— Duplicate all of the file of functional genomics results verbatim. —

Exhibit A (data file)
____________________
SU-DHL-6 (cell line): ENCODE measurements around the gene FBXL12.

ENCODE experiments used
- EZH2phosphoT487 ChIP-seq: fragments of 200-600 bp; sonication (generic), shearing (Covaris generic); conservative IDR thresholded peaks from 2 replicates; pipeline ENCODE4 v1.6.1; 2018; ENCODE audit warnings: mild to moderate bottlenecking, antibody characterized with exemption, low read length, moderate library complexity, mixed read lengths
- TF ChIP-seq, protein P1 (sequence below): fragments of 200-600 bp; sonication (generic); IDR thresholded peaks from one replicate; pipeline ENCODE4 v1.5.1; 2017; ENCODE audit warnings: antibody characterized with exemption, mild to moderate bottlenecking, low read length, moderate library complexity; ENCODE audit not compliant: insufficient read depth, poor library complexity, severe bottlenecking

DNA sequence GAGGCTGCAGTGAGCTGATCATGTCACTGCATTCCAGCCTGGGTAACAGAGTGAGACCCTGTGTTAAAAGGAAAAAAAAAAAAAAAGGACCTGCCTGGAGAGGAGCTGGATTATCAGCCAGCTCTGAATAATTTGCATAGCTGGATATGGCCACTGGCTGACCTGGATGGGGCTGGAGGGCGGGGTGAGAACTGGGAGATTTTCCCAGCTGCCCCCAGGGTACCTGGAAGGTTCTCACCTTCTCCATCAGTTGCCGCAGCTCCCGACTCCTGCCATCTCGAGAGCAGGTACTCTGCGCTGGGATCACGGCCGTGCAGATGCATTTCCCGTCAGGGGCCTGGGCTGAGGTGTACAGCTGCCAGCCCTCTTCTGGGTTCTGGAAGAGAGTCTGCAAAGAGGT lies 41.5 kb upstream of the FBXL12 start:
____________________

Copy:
SU-DHL-6 (cell line): ENCODE measurements around the gene FBXL12.

ENCODE experiments used
- EZH2phosphoT487 ChIP-seq: fragments of 200-600 bp; sonication (generic), shearing (Covaris generic); conservative IDR thresholded peaks from 2 replicates; pipeline ENCODE4 v1.6.1; 2018; ENCODE audit warnings: mild to moderate bottlenecking, antibody characterized with exemption, low read length, moderate library complexity, mixed read lengths
- TF ChIP-seq, protein P1 (sequence below): fragments of 200-600 bp; sonication (generic); IDR thresholded peaks from one replicate; pipeline ENCODE4 v1.5.1; 2017; ENCODE audit warnings: antibody characterized with exemption, mild to moderate bottlenecking, low read length, moderate library complexity; ENCODE audit not compliant: insufficient read depth, poor library complexity, severe bottlenecking

DNA sequence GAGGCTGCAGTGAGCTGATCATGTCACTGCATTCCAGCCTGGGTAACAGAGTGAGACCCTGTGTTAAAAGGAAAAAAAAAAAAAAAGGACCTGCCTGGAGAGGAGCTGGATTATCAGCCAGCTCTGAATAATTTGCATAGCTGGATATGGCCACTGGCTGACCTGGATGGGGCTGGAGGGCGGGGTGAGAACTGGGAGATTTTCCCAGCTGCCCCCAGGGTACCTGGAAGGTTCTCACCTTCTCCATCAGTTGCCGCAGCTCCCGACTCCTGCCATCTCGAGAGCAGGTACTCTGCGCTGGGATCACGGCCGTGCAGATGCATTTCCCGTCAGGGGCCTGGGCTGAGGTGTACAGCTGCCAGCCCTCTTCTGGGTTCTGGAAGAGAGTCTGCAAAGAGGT lies 41.5 kb upstream of the FBXL12 start: